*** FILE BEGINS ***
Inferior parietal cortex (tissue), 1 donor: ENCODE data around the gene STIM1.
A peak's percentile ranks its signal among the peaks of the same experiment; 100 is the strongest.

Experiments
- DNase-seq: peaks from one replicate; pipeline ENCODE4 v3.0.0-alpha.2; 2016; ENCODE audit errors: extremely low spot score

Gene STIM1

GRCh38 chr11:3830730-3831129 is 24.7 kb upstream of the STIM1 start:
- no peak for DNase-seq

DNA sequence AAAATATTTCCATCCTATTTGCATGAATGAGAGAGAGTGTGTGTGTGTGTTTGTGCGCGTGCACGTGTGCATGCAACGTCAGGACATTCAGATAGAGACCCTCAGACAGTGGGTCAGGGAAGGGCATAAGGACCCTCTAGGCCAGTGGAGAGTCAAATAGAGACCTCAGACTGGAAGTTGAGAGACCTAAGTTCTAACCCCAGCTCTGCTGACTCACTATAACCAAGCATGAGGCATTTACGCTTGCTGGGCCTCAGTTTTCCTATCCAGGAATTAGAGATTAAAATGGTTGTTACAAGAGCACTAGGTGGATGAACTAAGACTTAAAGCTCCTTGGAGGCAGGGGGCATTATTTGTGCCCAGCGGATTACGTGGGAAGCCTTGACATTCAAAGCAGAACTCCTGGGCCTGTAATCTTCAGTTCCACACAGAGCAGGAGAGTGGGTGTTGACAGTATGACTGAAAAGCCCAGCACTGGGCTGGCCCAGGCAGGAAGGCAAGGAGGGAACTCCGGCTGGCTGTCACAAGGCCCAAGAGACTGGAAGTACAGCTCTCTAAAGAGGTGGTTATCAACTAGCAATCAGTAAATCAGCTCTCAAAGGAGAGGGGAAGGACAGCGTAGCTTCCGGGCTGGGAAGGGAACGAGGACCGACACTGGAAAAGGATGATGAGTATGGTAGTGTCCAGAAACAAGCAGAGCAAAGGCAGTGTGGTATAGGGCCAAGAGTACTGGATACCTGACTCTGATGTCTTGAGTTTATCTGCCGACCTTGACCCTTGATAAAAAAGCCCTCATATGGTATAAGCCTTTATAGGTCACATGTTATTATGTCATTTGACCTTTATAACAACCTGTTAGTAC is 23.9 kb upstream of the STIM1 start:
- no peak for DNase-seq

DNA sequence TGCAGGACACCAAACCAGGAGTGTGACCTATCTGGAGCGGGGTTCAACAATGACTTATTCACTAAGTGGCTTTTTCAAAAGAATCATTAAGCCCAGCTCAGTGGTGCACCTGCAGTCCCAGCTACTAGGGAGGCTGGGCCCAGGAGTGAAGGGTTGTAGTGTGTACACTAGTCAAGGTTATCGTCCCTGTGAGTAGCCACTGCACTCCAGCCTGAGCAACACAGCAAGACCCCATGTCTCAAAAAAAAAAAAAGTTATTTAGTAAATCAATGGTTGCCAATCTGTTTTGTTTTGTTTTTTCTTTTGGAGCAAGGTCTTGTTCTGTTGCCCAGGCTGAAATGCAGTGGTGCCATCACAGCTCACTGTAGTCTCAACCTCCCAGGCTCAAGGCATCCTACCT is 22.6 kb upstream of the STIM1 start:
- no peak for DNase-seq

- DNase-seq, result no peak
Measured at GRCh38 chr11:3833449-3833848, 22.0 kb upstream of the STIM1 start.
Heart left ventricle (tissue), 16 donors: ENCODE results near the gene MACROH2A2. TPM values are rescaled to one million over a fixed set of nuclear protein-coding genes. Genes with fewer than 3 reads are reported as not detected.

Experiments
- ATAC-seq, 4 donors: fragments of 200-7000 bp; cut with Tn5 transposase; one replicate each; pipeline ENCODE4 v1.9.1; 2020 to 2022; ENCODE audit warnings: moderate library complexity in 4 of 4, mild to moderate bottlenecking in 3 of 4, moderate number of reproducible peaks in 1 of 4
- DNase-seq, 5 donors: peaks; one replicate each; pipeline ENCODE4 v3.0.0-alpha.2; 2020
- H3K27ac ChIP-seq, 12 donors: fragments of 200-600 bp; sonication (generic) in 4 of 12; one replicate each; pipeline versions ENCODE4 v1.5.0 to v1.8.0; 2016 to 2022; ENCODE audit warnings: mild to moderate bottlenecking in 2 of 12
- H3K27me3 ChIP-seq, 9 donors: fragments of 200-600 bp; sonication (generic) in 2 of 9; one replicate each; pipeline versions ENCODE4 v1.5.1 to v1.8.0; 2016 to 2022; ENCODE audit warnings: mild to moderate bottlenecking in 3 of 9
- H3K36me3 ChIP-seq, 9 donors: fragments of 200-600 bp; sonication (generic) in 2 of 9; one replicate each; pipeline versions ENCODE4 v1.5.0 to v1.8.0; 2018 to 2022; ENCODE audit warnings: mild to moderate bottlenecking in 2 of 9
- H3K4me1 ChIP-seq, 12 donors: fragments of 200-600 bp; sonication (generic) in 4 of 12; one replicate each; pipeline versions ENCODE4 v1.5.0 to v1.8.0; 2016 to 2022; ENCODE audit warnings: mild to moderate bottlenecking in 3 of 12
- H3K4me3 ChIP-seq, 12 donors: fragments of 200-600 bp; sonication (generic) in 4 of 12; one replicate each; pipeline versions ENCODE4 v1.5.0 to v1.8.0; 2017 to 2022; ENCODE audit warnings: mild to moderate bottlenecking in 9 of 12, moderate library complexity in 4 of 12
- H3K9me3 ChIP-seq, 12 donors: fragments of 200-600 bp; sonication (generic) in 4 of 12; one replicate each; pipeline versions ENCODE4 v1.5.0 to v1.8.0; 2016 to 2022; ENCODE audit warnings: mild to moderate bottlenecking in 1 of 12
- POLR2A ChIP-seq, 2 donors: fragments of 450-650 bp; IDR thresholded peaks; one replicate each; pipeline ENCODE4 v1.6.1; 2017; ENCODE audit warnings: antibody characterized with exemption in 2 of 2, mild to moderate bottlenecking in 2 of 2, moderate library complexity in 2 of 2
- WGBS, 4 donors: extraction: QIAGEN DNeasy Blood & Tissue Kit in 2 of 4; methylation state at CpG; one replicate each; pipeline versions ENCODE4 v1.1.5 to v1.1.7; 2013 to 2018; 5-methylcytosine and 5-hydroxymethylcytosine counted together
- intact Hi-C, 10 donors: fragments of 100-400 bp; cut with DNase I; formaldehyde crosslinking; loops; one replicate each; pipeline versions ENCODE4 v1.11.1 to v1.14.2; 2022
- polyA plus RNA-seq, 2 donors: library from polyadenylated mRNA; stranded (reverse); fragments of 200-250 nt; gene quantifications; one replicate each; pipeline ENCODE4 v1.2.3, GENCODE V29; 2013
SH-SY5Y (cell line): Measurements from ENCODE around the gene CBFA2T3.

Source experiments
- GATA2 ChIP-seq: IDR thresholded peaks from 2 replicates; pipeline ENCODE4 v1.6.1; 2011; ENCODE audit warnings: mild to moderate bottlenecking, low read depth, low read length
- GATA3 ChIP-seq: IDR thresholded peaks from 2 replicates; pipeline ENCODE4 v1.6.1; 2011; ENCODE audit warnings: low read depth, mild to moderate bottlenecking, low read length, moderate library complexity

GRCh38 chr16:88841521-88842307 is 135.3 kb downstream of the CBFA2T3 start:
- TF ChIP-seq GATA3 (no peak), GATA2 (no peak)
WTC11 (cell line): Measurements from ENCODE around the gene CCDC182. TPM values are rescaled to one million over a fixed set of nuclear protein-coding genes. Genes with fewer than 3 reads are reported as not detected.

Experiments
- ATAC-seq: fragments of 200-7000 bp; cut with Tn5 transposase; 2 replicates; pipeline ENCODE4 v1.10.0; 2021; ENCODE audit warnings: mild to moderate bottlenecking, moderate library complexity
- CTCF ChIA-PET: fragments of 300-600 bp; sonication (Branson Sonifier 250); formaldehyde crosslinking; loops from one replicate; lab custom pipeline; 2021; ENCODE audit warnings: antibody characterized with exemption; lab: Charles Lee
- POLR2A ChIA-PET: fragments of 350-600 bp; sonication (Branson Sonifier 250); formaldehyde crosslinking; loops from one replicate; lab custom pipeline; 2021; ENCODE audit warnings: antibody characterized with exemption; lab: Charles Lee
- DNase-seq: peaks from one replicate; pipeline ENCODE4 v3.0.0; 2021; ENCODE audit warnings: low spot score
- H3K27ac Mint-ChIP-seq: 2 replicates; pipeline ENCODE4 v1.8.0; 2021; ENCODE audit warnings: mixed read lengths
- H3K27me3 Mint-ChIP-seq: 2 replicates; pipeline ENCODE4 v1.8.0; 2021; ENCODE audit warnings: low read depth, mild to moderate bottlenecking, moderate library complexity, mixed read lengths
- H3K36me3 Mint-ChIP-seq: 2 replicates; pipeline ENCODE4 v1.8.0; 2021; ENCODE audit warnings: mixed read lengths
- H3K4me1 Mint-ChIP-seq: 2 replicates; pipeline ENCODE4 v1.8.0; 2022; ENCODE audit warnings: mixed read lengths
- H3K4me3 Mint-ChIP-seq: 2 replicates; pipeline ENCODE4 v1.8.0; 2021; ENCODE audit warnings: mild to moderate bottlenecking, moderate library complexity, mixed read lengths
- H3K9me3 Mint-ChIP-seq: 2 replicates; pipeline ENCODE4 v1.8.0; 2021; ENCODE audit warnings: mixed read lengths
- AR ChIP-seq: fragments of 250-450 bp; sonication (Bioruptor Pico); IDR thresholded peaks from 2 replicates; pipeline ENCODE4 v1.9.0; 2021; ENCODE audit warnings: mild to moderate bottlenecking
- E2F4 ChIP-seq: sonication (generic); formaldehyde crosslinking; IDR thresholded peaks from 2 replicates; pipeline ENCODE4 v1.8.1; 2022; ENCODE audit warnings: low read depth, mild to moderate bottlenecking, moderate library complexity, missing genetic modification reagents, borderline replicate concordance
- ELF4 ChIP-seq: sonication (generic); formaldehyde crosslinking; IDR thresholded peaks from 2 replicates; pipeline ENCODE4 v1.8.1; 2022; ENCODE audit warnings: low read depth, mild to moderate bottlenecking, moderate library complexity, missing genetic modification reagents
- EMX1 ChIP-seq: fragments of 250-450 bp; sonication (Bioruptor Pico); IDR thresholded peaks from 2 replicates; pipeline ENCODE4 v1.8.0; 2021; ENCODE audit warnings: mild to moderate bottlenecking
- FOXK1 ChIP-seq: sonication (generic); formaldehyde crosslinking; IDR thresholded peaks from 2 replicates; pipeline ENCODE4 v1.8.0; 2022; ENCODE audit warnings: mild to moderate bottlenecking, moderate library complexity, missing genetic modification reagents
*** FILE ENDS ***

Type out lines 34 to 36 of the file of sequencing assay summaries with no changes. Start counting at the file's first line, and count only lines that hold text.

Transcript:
WTC11 (cell line): Measurements from ENCODE around the gene CCDC182. TPM values are rescaled to one million over a fixed set of nuclear protein-coding genes. Genes with fewer than 3 reads are reported as not detected.

Experiments
- ATAC-seq: fragments of 200-7000 bp; cut with Tn5 transposase; 2 replicates; pipeline ENCODE4 v1.10.0; 2021; ENCODE audit warnings: mild to moderate bottlenecking, moderate library complexity